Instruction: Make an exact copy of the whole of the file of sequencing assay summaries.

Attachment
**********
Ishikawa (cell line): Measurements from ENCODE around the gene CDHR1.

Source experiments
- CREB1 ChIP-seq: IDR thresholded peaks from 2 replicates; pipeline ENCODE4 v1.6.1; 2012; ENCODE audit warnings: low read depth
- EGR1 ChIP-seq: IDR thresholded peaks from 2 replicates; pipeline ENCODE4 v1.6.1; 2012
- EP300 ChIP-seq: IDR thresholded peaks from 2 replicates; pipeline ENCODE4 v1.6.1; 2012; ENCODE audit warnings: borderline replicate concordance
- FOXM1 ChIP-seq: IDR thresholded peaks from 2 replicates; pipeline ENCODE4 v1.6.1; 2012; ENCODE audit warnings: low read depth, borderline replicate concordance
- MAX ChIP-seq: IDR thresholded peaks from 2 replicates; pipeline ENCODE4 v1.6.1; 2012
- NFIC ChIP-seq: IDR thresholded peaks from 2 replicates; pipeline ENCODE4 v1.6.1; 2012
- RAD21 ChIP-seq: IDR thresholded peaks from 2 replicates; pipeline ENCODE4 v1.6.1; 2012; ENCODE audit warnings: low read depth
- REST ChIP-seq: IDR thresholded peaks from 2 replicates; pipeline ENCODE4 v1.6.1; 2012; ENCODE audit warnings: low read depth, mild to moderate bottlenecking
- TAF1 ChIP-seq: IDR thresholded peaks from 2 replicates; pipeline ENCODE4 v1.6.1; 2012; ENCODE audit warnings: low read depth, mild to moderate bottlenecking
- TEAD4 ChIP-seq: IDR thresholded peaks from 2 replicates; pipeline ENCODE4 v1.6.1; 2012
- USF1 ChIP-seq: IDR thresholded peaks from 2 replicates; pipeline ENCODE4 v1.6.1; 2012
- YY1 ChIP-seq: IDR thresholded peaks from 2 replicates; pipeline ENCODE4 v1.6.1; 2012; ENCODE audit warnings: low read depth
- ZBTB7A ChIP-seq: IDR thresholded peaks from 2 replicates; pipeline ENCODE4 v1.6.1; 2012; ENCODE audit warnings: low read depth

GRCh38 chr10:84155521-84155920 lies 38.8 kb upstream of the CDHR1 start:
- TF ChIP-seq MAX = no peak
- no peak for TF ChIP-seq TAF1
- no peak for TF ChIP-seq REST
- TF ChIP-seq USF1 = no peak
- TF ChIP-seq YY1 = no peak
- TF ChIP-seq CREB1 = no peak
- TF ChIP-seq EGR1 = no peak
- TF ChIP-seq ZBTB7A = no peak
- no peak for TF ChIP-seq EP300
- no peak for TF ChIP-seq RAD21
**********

Ishikawa (cell line): Measurements from ENCODE around the gene CDHR1.

Source experiments
- CREB1 ChIP-seq: IDR thresholded peaks from 2 replicates; pipeline ENCODE4 v1.6.1; 2012; ENCODE audit warnings: low read depth
- EGR1 ChIP-seq: IDR thresholded peaks from 2 replicates; pipeline ENCODE4 v1.6.1; 2012
- EP300 ChIP-seq: IDR thresholded peaks from 2 replicates; pipeline ENCODE4 v1.6.1; 2012; ENCODE audit warnings: borderline replicate concordance
- FOXM1 ChIP-seq: IDR thresholded peaks from 2 replicates; pipeline ENCODE4 v1.6.1; 2012; ENCODE audit warnings: low read depth, borderline replicate concordance
- MAX ChIP-seq: IDR thresholded peaks from 2 replicates; pipeline ENCODE4 v1.6.1; 2012
- NFIC ChIP-seq: IDR thresholded peaks from 2 replicates; pipeline ENCODE4 v1.6.1; 2012
- RAD21 ChIP-seq: IDR thresholded peaks from 2 replicates; pipeline ENCODE4 v1.6.1; 2012; ENCODE audit warnings: low read depth
- REST ChIP-seq: IDR thresholded peaks from 2 replicates; pipeline ENCODE4 v1.6.1; 2012; ENCODE audit warnings: low read depth, mild to moderate bottlenecking
- TAF1 ChIP-seq: IDR thresholded peaks from 2 replicates; pipeline ENCODE4 v1.6.1; 2012; ENCODE audit warnings: low read depth, mild to moderate bottlenecking
- TEAD4 ChIP-seq: IDR thresholded peaks from 2 replicates; pipeline ENCODE4 v1.6.1; 2012
- USF1 ChIP-seq: IDR thresholded peaks from 2 replicates; pipeline ENCODE4 v1.6.1; 2012
- YY1 ChIP-seq: IDR thresholded peaks from 2 replicates; pipeline ENCODE4 v1.6.1; 2012; ENCODE audit warnings: low read depth
- ZBTB7A ChIP-seq: IDR thresholded peaks from 2 replicates; pipeline ENCODE4 v1.6.1; 2012; ENCODE audit warnings: low read depth

GRCh38 chr10:84155521-84155920 lies 38.8 kb upstream of the CDHR1 start:
- TF ChIP-seq MAX = no peak
- no peak for TF ChIP-seq TAF1
- no peak for TF ChIP-seq REST
- TF ChIP-seq USF1 = no peak
- TF ChIP-seq YY1 = no peak
- TF ChIP-seq CREB1 = no peak
- TF ChIP-seq EGR1 = no peak
- TF ChIP-seq ZBTB7A = no peak
- no peak for TF ChIP-seq EP300
- no peak for TF ChIP-seq RAD21